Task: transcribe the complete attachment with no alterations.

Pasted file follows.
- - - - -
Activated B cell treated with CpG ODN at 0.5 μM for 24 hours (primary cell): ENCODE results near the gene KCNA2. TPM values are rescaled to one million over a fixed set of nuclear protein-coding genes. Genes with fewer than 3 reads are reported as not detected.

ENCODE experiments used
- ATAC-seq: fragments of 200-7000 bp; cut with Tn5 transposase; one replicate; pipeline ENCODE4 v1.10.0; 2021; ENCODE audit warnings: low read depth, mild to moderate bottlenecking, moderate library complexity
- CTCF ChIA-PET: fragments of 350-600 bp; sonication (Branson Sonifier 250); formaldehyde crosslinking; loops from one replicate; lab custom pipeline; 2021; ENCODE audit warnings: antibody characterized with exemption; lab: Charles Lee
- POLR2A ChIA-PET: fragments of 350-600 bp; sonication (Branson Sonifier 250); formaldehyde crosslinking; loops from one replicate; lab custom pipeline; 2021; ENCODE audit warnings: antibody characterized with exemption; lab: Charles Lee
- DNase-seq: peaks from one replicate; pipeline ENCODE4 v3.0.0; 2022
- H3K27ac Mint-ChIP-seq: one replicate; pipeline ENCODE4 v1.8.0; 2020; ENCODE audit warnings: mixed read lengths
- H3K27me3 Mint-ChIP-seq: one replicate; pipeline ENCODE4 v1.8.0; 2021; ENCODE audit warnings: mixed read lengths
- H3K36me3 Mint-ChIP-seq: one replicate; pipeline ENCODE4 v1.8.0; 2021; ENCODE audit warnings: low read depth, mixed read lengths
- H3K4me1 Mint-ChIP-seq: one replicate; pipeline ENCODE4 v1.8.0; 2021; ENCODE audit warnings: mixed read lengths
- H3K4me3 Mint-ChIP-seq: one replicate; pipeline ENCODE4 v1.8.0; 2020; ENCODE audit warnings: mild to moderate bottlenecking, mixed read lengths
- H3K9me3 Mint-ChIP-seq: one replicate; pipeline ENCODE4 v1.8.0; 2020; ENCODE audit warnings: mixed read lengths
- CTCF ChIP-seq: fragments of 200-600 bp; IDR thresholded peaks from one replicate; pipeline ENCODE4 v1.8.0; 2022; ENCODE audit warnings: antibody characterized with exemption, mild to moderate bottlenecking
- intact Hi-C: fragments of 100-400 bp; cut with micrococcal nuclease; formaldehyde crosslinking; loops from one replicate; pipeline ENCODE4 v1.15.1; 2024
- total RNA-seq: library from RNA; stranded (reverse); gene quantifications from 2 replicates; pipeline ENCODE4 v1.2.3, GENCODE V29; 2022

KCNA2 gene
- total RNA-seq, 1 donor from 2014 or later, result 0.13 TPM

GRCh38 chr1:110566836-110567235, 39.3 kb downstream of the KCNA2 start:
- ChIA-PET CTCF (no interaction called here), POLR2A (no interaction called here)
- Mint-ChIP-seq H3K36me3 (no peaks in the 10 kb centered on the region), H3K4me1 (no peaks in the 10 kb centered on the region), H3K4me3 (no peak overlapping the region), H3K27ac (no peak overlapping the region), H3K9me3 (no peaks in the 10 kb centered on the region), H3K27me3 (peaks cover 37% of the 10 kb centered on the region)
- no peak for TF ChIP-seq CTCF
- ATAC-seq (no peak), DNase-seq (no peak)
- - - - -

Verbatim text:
Activated B cell treated with CpG ODN at 0.5 μM for 24 hours (primary cell): ENCODE results near the gene KCNA2. TPM values are rescaled to one million over a fixed set of nuclear protein-coding genes. Genes with fewer than 3 reads are reported as not detected.

ENCODE experiments used
- ATAC-seq: fragments of 200-7000 bp; cut with Tn5 transposase; one replicate; pipeline ENCODE4 v1.10.0; 2021; ENCODE audit warnings: low read depth, mild to moderate bottlenecking, moderate library complexity
- CTCF ChIA-PET: fragments of 350-600 bp; sonication (Branson Sonifier 250); formaldehyde crosslinking; loops from one replicate; lab custom pipeline; 2021; ENCODE audit warnings: antibody characterized with exemption; lab: Charles Lee
- POLR2A ChIA-PET: fragments of 350-600 bp; sonication (Branson Sonifier 250); formaldehyde crosslinking; loops from one replicate; lab custom pipeline; 2021; ENCODE audit warnings: antibody characterized with exemption; lab: Charles Lee
- DNase-seq: peaks from one replicate; pipeline ENCODE4 v3.0.0; 2022
- H3K27ac Mint-ChIP-seq: one replicate; pipeline ENCODE4 v1.8.0; 2020; ENCODE audit warnings: mixed read lengths
- H3K27me3 Mint-ChIP-seq: one replicate; pipeline ENCODE4 v1.8.0; 2021; ENCODE audit warnings: mixed read lengths
- H3K36me3 Mint-ChIP-seq: one replicate; pipeline ENCODE4 v1.8.0; 2021; ENCODE audit warnings: low read depth, mixed read lengths
- H3K4me1 Mint-ChIP-seq: one replicate; pipeline ENCODE4 v1.8.0; 2021; ENCODE audit warnings: mixed read lengths
- H3K4me3 Mint-ChIP-seq: one replicate; pipeline ENCODE4 v1.8.0; 2020; ENCODE audit warnings: mild to moderate bottlenecking, mixed read lengths
- H3K9me3 Mint-ChIP-seq: one replicate; pipeline ENCODE4 v1.8.0; 2020; ENCODE audit warnings: mixed read lengths
- CTCF ChIP-seq: fragments of 200-600 bp; IDR thresholded peaks from one replicate; pipeline ENCODE4 v1.8.0; 2022; ENCODE audit warnings: antibody characterized with exemption, mild to moderate bottlenecking
- intact Hi-C: fragments of 100-400 bp; cut with micrococcal nuclease; formaldehyde crosslinking; loops from one replicate; pipeline ENCODE4 v1.15.1; 2024
- total RNA-seq: library from RNA; stranded (reverse); gene quantifications from 2 replicates; pipeline ENCODE4 v1.2.3, GENCODE V29; 2022

KCNA2 gene
- total RNA-seq, 1 donor from 2014 or later, result 0.13 TPM

GRCh38 chr1:110566836-110567235, 39.3 kb downstream of the KCNA2 start:
- ChIA-PET CTCF (no interaction called here), POLR2A (no interaction called here)
- Mint-ChIP-seq H3K36me3 (no peaks in the 10 kb centered on the region), H3K4me1 (no peaks in the 10 kb centered on the region), H3K4me3 (no peak overlapping the region), H3K27ac (no peak overlapping the region), H3K9me3 (no peaks in the 10 kb centered on the region), H3K27me3 (peaks cover 37% of the 10 kb centered on the region)
- no peak for TF ChIP-seq CTCF
- ATAC-seq (no peak), DNase-seq (no peak)